to produce this revolution in society, and has consequently
left the field open for revolution by violence?
obedience has not gone far enough, either in extent or cost.
often, men and women have come into an initial experience
of God which has liberated them from their more obvious
sins, but has left them tied still to their social environment
and to their own unrecognized sins. They have taken part
of their new life from their new Lord, but have continued
to draw heavily on the conventional ideas and standards
of their social or business world in the ordering of their
conduct. They have renounced, it may be, sins of the flesh
and the habits about which they were already uneasy in conscience,
but have continued under the domination of their fears,
their desire for security, their love of comfort, and their
selfish independence of others. They did let God over their
front doorstep, but kept Him standing in the vestibule.
revolution begins when a man is really willing for God to
displace everything but Himself from a share in the control
of life--tradition, accepted social and business standards,
preconceived ideas, human ties which hinder us, our fears,
our comfort, and everything else which has in the past dictated
our actions. A business girl secures a change in the wages
and working conditions of the rest of the staff, because
she is no longer afraid to lose her job by stating the employees'
case. A Dutch manufacturer invents a new form of incendiary
bomb, for which he is offered a large sum of money. After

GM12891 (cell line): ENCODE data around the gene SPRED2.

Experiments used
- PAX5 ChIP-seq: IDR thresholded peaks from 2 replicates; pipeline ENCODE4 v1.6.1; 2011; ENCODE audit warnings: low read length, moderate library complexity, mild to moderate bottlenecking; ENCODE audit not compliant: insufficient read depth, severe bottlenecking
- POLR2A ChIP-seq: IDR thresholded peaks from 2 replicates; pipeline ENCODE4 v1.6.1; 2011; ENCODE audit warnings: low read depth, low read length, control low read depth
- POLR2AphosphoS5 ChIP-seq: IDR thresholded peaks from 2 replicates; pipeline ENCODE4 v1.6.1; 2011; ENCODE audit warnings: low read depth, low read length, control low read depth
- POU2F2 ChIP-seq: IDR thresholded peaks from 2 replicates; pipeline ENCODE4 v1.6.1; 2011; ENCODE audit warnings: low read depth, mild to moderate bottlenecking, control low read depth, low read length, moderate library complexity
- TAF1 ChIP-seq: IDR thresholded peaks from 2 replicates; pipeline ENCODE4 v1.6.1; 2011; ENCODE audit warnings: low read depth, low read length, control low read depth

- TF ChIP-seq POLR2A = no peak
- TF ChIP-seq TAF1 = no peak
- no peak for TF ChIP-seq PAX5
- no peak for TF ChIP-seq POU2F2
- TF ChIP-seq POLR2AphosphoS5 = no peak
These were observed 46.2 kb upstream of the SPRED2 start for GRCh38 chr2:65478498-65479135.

meeting the Oxford Group at a house party in Switzerland,
he is guided to destroy the formula. Though in great need
of money, he obeys. Another man, retired and looking forward
to more leisured days, sees that God needs his leisure.
He sells his home, so that he may be free to go anywhere
and do anything under God's orders. These are the men and
women who start a revolution, because they are free from
all ties except the will of God.
have tried in previous chapters to sketch the outline of
that thoroughgoing Christian life surrendered, guided, shared
and used by God--to which we are called. Nothing less will
release the power of God into the life of our day. God needs
men who are liberated from every other control but His.
have hesitated at the cost. Revolutionary living means living
out to-day the principles of the new world of to-morrow.
We shall not wait for systems to be changed but shall let
God take our life and hurl it at the fortifications of selfishness
and wrong-this has always been costly. It is not simply
that it is painful and difficult to us. It may involve deeply
those we love-and there so many of us have stopped short.
The lost employment or diminishing business which means